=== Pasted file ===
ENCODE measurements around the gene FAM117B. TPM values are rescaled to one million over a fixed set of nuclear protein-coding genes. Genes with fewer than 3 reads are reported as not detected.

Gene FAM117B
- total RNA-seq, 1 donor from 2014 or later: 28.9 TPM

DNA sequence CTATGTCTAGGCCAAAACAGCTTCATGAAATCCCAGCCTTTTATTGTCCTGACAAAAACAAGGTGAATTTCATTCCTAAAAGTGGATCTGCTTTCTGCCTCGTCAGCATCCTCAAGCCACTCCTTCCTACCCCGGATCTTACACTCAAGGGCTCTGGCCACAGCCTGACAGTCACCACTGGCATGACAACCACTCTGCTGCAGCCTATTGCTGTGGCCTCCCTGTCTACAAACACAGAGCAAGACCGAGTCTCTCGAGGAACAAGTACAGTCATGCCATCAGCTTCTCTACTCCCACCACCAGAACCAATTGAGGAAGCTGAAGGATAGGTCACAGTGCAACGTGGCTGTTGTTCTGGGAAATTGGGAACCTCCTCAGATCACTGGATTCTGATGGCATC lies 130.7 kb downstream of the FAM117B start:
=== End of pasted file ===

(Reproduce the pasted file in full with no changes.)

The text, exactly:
ENCODE measurements around the gene FAM117B. TPM values are rescaled to one million over a fixed set of nuclear protein-coding genes. Genes with fewer than 3 reads are reported as not detected.

Gene FAM117B
- total RNA-seq, 1 donor from 2014 or later: 28.9 TPM

DNA sequence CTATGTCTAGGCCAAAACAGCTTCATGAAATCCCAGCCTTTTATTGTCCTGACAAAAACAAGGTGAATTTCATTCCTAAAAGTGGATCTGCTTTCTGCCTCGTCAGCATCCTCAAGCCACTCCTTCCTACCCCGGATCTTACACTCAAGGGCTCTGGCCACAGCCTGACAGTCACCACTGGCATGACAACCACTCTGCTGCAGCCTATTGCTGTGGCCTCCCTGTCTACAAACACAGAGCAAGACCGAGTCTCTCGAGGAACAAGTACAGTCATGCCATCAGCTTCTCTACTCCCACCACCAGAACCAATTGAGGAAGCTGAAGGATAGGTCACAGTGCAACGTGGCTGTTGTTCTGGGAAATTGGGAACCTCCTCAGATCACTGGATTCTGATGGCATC lies 130.7 kb downstream of the FAM117B start: